Countries object to proposals aimed at developing new set of indicators to measure land degradation
By Ed King in Windhoek
Negotiations aimed at developing a global agreement on reducing land degradation are progressing slowly at a UN summit in the Namibian capital Windhoek.
Delegates RTCC has spoken to say Brazil and the USA are blocking proposals to develop a set of indicators countries could use to measure the health of ecosystems.
Both countries believe this would infringe national rights and could be used to dictate how future development policies are framed.
Supporters say agreed measurements could allow countries to accurately chart the health of their soil, water, trees and other services provided by nature.
The US Congress is notoriously hostile to international agreements, and would be unlikely to back any such measure.
A negotiator RTCC spoke to on condition of anonymity talked of an increasingly fractious atmosphere within the talks, with increasing levels of anger directed towards Brazil’s delegation.
“They are concerned this will affect their economic plans, especially production of ethanol, and future use of the Amazon,” they said.
Brazil has rejected any use of the term ‘Zero Net Land Degradation’ in the text, and has so far refused other efforts to develop a compromise.
The country has historically rejected moves at UN summits to force it to measure, report and verify destruction of the Amazon Rainforest, most recently at climate change talks in Doha last year.
But this stance is seen as surprising given the clear commitments countries gave at the Rio+20 Earth Summit in June 2012, in a text drafted by Brazil.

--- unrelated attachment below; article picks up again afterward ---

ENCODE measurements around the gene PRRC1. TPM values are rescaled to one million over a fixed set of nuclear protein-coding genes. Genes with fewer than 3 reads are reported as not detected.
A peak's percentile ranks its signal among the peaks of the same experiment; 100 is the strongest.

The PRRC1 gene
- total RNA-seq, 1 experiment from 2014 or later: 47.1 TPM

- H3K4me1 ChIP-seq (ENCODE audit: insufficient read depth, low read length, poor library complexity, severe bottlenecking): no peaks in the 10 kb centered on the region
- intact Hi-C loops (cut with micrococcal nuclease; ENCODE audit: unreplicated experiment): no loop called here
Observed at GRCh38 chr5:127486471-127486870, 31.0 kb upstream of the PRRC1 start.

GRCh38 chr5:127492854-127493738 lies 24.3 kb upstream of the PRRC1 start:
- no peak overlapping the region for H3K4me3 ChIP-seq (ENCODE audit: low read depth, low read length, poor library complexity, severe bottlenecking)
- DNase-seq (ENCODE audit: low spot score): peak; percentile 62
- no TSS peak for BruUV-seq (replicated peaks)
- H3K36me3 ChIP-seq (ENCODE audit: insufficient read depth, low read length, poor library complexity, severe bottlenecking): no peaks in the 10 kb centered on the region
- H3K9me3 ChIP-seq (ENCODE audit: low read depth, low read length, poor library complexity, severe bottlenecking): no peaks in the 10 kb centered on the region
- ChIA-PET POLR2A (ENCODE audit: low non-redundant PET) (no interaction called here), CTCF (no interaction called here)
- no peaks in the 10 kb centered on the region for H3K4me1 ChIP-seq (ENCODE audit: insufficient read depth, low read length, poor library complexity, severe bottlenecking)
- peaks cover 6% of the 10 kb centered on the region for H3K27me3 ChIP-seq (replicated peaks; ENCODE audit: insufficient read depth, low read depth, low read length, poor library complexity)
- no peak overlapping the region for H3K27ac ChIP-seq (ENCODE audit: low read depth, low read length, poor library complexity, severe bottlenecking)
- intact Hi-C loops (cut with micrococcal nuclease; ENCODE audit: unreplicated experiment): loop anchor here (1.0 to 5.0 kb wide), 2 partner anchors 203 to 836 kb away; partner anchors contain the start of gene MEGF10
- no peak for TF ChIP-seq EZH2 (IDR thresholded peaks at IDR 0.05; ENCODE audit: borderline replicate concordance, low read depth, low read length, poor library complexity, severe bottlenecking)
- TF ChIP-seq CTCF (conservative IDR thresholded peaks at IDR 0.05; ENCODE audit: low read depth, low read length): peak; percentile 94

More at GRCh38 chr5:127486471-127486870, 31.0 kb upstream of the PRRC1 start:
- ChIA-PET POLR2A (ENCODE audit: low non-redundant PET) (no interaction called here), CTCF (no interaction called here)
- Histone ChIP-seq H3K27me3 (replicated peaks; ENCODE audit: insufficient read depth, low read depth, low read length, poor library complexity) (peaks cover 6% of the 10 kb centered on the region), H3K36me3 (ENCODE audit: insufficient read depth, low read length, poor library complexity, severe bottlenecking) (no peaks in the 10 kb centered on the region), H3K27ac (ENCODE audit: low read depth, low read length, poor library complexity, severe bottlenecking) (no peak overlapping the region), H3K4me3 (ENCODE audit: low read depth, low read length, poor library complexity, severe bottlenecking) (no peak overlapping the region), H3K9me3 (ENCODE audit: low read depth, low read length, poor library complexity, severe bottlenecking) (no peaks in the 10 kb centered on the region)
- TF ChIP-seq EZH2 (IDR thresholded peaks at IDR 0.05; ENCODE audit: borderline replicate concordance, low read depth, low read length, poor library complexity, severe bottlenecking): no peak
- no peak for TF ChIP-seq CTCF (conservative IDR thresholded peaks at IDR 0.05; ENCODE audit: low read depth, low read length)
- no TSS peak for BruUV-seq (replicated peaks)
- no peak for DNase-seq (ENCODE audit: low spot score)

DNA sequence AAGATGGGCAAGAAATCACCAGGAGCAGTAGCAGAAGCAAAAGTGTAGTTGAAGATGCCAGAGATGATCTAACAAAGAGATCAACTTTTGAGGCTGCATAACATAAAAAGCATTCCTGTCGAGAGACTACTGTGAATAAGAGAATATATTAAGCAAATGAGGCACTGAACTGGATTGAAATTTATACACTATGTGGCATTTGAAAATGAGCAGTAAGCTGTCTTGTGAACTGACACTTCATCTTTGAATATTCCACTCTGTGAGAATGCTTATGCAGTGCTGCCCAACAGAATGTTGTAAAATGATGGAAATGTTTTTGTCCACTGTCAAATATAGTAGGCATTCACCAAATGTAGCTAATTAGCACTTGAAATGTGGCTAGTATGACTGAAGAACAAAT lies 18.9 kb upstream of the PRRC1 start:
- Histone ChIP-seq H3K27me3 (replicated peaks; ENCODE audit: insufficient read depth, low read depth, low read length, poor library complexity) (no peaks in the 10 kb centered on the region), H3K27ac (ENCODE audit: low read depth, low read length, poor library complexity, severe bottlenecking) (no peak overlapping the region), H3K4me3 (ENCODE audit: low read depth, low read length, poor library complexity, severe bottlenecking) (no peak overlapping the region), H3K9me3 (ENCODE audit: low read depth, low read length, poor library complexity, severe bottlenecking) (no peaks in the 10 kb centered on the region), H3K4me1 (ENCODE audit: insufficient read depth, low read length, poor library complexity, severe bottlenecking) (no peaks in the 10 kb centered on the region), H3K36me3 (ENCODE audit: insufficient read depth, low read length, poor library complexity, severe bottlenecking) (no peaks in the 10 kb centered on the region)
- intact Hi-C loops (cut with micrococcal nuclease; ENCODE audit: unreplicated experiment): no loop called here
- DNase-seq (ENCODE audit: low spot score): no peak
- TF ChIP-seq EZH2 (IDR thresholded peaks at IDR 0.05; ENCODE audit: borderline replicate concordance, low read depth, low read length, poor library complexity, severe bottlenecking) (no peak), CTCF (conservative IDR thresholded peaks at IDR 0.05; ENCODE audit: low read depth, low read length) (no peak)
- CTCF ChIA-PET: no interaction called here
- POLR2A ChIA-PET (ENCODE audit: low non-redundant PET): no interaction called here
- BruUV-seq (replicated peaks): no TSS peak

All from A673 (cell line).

“We recognize the need for urgent action to reverse land degradation,” paragraph 206 reads.
“In view of this, we will strive to achieve a land-degradation-neutral world in the context of sustainable development. This should act to catalyse financial resources from a range of public and private sources.”
Talks are expected to run into the early hours of Thursday morning, with a decision scheduled on Friday afternoon, although UN staff privately say they expect negotiations to conclude on Saturday.
A lack of high-level political figures who can discuss key issues separately from the main strand of diplomatic talks means there is no obvious solution.
The Namibian Presidency of COP11 is understood to be ready to directly contact the Brazilian Government in a bid to resolve the impasse.
Speaking to RTCC, EU delegation chief Timo Makela says it is vital that the summit builds on the progress achieved at the Earth Summit in 2012.
“By far the most important thing for us is to take forward the commitments heads of state made at Rio+20, they agreed to step up efforts to achieve land degradation neutrality,” he said.
“From the EU side we now need to take this forward. The political momentum is there and that needs to be taken on board.”
He added: “I don’t want to end up in endless debates over definitions…we all understand what we are losing.”
Land degradation and desertification is linked to irresponsible industrial practices, poor farming techniques and erratic weather conditions linked to climate change.
An EU-funded report released on Wednesday revealed the annual costs of degraded ecosystems now stands at $40 billion.